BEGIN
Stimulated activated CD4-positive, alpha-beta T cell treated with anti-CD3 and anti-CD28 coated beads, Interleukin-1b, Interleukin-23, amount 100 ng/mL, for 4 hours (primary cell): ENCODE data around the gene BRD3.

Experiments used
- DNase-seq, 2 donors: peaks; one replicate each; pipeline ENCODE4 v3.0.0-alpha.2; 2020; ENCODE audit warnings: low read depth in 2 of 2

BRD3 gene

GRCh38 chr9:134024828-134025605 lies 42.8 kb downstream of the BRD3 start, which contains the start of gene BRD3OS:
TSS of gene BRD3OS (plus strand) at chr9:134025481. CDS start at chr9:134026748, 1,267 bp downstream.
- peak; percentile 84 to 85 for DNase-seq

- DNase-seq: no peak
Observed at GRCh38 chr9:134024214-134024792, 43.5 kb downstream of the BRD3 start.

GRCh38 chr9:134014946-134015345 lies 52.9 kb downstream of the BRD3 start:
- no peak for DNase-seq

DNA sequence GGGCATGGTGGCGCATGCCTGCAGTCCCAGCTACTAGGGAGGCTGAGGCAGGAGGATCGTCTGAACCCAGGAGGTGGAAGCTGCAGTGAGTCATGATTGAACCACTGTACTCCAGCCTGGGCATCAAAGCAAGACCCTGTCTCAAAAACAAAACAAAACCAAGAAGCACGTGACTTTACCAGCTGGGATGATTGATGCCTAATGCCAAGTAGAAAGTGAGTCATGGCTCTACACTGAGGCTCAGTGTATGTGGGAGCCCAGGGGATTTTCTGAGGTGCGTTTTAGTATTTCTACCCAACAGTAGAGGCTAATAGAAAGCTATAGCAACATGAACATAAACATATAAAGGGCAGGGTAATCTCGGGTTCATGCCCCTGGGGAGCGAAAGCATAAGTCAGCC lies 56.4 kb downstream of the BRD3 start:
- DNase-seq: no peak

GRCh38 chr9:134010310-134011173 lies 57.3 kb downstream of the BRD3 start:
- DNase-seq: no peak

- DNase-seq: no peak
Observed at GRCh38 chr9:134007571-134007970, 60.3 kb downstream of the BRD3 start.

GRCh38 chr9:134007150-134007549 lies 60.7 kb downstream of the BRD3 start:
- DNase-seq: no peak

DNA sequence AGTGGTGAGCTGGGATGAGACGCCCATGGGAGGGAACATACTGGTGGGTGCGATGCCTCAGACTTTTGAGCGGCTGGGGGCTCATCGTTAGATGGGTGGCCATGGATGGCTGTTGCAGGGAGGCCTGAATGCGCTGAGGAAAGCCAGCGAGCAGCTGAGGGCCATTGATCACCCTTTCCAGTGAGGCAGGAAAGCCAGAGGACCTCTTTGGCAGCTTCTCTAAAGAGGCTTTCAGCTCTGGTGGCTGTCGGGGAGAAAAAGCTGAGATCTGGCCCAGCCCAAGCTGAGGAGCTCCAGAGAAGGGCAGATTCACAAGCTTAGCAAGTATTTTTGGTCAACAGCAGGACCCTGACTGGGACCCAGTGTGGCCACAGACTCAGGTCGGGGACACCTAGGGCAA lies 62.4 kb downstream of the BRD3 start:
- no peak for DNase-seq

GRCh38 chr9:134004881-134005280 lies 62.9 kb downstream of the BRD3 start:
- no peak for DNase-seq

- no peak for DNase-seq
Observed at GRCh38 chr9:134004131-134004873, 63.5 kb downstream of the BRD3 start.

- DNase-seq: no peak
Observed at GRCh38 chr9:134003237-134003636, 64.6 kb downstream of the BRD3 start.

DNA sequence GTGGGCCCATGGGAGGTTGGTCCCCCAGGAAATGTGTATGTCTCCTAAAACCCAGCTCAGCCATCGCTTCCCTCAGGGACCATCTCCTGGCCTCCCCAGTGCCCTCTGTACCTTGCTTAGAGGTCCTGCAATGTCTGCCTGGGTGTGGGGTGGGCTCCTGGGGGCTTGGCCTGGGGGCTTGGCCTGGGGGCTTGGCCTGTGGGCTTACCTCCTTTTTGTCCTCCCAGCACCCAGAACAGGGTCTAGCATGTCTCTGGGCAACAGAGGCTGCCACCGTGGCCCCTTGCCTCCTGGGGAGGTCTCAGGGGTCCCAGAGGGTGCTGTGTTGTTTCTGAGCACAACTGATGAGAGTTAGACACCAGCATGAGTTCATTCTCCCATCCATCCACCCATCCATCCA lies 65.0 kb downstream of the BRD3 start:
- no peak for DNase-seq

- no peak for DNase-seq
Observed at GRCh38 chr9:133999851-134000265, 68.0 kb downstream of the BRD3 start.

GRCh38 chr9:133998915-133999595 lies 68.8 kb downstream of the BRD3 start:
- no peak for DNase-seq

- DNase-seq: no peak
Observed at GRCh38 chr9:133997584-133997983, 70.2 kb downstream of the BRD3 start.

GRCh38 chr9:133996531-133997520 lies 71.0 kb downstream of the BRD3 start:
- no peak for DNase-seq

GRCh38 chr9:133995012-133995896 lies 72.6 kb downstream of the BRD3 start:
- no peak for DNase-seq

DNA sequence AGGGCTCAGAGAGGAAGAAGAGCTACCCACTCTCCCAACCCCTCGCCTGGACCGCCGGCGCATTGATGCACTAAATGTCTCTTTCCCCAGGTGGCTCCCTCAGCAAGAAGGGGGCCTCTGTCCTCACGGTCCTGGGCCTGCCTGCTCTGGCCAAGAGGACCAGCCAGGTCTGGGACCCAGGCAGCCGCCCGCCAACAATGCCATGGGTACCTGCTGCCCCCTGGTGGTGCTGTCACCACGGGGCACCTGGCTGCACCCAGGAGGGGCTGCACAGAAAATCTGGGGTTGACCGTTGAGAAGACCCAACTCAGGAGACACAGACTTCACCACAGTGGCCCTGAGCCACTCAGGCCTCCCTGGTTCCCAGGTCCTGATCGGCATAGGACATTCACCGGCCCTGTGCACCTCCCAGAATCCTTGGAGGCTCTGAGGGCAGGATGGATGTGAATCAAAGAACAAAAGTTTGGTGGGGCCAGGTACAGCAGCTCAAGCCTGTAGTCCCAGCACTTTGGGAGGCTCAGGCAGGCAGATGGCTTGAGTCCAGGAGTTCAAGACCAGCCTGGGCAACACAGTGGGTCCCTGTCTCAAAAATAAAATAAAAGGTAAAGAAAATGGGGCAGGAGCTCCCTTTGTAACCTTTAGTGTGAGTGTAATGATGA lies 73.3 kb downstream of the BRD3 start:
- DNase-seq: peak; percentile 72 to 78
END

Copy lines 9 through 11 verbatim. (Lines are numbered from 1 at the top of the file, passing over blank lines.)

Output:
Observed at GRCh38 chr9:134024214-134024792, 43.5 kb downstream of the BRD3 start.

GRCh38 chr9:134014946-134015345 lies 52.9 kb downstream of the BRD3 start:
- no peak for DNase-seq